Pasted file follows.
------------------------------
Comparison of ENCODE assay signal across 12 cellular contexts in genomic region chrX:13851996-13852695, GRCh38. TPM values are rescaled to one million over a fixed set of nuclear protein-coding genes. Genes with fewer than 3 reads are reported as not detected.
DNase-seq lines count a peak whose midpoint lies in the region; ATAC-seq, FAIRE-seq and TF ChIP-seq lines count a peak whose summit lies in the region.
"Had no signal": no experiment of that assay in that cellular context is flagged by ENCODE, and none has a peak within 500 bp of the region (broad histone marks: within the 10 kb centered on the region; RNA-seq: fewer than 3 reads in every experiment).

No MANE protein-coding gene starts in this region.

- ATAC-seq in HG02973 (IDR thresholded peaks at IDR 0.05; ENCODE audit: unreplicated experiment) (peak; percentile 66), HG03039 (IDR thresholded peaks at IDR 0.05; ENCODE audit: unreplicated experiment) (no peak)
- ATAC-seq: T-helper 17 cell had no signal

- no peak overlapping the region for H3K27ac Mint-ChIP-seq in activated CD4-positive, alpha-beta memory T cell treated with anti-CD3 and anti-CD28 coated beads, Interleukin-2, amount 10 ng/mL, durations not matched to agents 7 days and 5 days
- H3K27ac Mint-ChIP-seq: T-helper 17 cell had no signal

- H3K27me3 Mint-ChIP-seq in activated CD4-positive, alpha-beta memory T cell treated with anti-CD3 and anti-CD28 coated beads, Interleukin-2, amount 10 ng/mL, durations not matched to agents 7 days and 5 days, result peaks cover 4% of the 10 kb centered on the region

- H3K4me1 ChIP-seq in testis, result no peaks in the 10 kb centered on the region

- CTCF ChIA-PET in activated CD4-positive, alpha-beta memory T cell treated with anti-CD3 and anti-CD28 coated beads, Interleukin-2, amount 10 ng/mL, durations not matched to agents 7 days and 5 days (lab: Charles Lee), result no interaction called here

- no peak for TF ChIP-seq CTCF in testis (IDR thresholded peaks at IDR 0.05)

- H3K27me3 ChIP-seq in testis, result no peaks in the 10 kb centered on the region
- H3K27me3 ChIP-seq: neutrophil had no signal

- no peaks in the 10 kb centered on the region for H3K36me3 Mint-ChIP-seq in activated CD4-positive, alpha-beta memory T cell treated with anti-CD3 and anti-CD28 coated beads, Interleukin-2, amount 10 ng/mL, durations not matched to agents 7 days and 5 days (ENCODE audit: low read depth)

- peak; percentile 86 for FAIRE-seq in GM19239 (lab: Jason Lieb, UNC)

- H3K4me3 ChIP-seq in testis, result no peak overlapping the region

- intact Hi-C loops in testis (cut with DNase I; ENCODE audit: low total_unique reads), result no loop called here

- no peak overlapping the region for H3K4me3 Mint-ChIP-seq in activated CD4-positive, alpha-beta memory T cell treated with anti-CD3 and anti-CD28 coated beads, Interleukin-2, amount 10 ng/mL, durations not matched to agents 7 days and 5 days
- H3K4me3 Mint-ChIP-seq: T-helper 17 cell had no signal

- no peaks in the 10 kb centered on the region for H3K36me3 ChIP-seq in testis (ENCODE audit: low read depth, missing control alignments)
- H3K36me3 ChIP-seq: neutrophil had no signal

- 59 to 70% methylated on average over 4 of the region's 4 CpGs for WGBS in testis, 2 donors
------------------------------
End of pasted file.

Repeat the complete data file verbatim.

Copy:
Comparison of ENCODE assay signal across 12 cellular contexts in genomic region chrX:13851996-13852695, GRCh38. TPM values are rescaled to one million over a fixed set of nuclear protein-coding genes. Genes with fewer than 3 reads are reported as not detected.
DNase-seq lines count a peak whose midpoint lies in the region; ATAC-seq, FAIRE-seq and TF ChIP-seq lines count a peak whose summit lies in the region.
"Had no signal": no experiment of that assay in that cellular context is flagged by ENCODE, and none has a peak within 500 bp of the region (broad histone marks: within the 10 kb centered on the region; RNA-seq: fewer than 3 reads in every experiment).

No MANE protein-coding gene starts in this region.

- ATAC-seq in HG02973 (IDR thresholded peaks at IDR 0.05; ENCODE audit: unreplicated experiment) (peak; percentile 66), HG03039 (IDR thresholded peaks at IDR 0.05; ENCODE audit: unreplicated experiment) (no peak)
- ATAC-seq: T-helper 17 cell had no signal

- no peak overlapping the region for H3K27ac Mint-ChIP-seq in activated CD4-positive, alpha-beta memory T cell treated with anti-CD3 and anti-CD28 coated beads, Interleukin-2, amount 10 ng/mL, durations not matched to agents 7 days and 5 days
- H3K27ac Mint-ChIP-seq: T-helper 17 cell had no signal

- H3K27me3 Mint-ChIP-seq in activated CD4-positive, alpha-beta memory T cell treated with anti-CD3 and anti-CD28 coated beads, Interleukin-2, amount 10 ng/mL, durations not matched to agents 7 days and 5 days, result peaks cover 4% of the 10 kb centered on the region

- H3K4me1 ChIP-seq in testis, result no peaks in the 10 kb centered on the region

- CTCF ChIA-PET in activated CD4-positive, alpha-beta memory T cell treated with anti-CD3 and anti-CD28 coated beads, Interleukin-2, amount 10 ng/mL, durations not matched to agents 7 days and 5 days (lab: Charles Lee), result no interaction called here

- no peak for TF ChIP-seq CTCF in testis (IDR thresholded peaks at IDR 0.05)

- H3K27me3 ChIP-seq in testis, result no peaks in the 10 kb centered on the region
- H3K27me3 ChIP-seq: neutrophil had no signal

- no peaks in the 10 kb centered on the region for H3K36me3 Mint-ChIP-seq in activated CD4-positive, alpha-beta memory T cell treated with anti-CD3 and anti-CD28 coated beads, Interleukin-2, amount 10 ng/mL, durations not matched to agents 7 days and 5 days (ENCODE audit: low read depth)

- peak; percentile 86 for FAIRE-seq in GM19239 (lab: Jason Lieb, UNC)

- H3K4me3 ChIP-seq in testis, result no peak overlapping the region

- intact Hi-C loops in testis (cut with DNase I; ENCODE audit: low total_unique reads), result no loop called here

- no peak overlapping the region for H3K4me3 Mint-ChIP-seq in activated CD4-positive, alpha-beta memory T cell treated with anti-CD3 and anti-CD28 coated beads, Interleukin-2, amount 10 ng/mL, durations not matched to agents 7 days and 5 days
- H3K4me3 Mint-ChIP-seq: T-helper 17 cell had no signal

- no peaks in the 10 kb centered on the region for H3K36me3 ChIP-seq in testis (ENCODE audit: low read depth, missing control alignments)
- H3K36me3 ChIP-seq: neutrophil had no signal

- 59 to 70% methylated on average over 4 of the region's 4 CpGs for WGBS in testis, 2 donors